Inning over. Guillen stranded at first. Beer time.

8:10 pm - No beer? Dammit.

Bunts? Back-to-back? Play like men, Cleveland.

Weird double play. Out at first. Run down between first and second. Then Luis Valbuena tries to deck Miguel Olivo with Olivo jumping up ready to go. Might not be the guy you wanna fuck around with there Valbuena. He will pummel you until your kidneys are pudding and your heart prunes up.

8:17 pm - The question here is: Is Olivo going to be motivated enough to take this ball yard? Well, he harnessed his rage and laced a single between third and short. Watch out, catcher on the basepaths. Will he steal home with a full count and two outs (after all, we all know he's getting to third)?

DeJesus takes care of advancing Olivo to second. Anticipation builds.

Bloomquist's deep fly to right center takes care of third base. The tension is palpable with the lefty Lee's back turned. Do it, Miguel. Do it.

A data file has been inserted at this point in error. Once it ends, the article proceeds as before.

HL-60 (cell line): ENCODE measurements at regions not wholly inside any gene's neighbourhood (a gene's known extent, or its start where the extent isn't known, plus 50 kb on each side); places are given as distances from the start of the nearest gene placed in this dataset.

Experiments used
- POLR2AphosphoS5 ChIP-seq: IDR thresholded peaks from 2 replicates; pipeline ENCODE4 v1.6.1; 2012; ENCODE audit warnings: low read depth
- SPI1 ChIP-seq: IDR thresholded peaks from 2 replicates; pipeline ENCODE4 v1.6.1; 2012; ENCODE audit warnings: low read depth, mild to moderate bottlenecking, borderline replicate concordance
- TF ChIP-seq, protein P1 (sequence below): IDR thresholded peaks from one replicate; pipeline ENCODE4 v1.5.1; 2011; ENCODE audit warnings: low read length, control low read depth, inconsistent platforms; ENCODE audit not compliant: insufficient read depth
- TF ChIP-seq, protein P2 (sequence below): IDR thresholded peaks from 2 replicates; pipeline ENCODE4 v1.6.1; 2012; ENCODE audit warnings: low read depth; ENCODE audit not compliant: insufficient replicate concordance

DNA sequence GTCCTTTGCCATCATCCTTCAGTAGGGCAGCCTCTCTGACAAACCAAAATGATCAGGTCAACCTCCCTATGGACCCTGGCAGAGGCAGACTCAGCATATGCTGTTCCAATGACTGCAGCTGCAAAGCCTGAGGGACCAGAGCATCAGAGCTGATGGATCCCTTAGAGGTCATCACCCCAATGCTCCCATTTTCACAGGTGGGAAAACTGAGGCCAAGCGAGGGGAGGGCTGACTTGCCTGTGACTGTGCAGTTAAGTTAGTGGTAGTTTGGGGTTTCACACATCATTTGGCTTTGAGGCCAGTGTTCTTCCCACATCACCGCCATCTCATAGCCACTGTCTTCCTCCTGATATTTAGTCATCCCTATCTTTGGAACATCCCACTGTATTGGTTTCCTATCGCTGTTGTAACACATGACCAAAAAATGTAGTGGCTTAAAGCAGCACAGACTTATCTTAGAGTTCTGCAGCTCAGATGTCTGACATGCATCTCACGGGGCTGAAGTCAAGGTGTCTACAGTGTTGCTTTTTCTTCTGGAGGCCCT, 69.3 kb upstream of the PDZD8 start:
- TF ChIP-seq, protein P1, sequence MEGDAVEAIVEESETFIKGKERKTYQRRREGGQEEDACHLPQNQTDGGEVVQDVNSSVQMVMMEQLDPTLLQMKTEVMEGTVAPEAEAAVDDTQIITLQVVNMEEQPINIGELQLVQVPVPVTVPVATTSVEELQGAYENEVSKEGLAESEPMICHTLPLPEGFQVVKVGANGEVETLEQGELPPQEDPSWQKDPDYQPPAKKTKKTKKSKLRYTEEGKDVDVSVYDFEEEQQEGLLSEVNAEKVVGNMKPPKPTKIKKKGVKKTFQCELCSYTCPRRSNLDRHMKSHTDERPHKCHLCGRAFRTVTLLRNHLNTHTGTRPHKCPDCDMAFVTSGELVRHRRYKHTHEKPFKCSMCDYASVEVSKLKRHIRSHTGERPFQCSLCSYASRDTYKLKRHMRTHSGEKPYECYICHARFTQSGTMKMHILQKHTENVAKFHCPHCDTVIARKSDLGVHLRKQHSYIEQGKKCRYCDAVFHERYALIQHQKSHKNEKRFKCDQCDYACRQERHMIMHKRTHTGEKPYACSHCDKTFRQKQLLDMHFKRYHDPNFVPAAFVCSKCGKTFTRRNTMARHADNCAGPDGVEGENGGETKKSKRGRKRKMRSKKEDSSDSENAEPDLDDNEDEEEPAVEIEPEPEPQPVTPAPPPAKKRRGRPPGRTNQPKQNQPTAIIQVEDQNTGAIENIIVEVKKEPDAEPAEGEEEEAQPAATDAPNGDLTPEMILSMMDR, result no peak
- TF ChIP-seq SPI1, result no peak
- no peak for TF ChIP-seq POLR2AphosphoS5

You ruined it, Mr. Crisp. First pitch? Argh!

8:24 pm - Whiskey time. Glenrothes Select Reserve to be exact. Two fingers, neat, in a tumbler. Not as American as a can of Schlitz, but what can you do?

It's always weird for me to think that Mark DeRosa is like 34 years old. It must be rough to wait for that long before becoming an everyday player. I guess that's the curse of playing on a good team for so long.

Man, Callaspo and Bloomquist were both so close on that DeRosa grounder over the second base bag.

As Teahen elects to turn two rather than try to take the out at home, one gets the sense that this game is over in the top of the sixth with the Indians up two.

And as the game feels like it's slipping away, news of eight innings of one-hit ball from Dontrelle Willis against the Rangers comes across the screen.

With that hit-by-pitch that Matt LaPorta drew, you almost hope that he broke something there.

If a 3 - 1 lead wasn't insurmountable, it sure feels like this 5 - 1 lead is...